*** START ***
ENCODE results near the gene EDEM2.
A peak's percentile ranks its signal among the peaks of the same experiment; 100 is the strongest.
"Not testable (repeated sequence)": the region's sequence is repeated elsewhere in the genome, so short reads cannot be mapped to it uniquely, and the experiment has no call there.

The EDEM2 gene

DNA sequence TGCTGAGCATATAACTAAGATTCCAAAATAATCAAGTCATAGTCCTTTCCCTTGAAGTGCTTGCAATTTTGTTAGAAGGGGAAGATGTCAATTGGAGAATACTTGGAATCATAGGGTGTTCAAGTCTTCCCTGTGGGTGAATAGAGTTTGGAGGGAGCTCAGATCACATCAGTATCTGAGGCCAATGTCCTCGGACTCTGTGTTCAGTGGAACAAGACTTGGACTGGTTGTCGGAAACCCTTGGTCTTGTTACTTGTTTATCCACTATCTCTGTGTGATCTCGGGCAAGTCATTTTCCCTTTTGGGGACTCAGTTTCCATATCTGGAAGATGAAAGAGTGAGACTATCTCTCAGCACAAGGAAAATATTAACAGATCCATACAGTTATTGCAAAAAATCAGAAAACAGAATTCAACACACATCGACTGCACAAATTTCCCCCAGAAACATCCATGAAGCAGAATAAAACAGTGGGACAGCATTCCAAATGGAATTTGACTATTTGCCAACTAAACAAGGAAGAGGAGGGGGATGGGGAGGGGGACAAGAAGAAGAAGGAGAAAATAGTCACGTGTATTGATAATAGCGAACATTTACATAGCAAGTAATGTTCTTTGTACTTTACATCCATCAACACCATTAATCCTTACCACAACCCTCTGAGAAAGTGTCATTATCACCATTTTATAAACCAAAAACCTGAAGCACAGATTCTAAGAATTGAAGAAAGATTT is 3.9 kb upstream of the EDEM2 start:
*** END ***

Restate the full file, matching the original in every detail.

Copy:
ENCODE results near the gene EDEM2.
A peak's percentile ranks its signal among the peaks of the same experiment; 100 is the strongest.
"Not testable (repeated sequence)": the region's sequence is repeated elsewhere in the genome, so short reads cannot be mapped to it uniquely, and the experiment has no call there.

The EDEM2 gene

DNA sequence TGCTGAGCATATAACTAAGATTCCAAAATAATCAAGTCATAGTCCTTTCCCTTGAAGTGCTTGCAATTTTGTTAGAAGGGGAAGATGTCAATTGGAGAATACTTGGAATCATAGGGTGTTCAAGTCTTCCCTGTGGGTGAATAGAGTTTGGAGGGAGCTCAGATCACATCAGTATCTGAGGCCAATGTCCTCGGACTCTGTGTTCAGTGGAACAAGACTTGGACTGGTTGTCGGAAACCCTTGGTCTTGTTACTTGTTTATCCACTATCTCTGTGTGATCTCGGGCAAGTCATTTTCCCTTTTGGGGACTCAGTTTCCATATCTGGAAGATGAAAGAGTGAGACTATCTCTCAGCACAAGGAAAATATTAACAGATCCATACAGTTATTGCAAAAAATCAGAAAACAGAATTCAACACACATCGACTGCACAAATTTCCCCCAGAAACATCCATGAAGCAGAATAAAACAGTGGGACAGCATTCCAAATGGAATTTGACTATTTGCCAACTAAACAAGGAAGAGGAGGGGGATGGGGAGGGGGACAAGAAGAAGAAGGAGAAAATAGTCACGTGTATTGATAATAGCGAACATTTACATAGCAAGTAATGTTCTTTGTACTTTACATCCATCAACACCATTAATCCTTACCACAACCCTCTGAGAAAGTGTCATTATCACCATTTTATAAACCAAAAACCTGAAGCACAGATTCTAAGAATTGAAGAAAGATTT is 3.9 kb upstream of the EDEM2 start: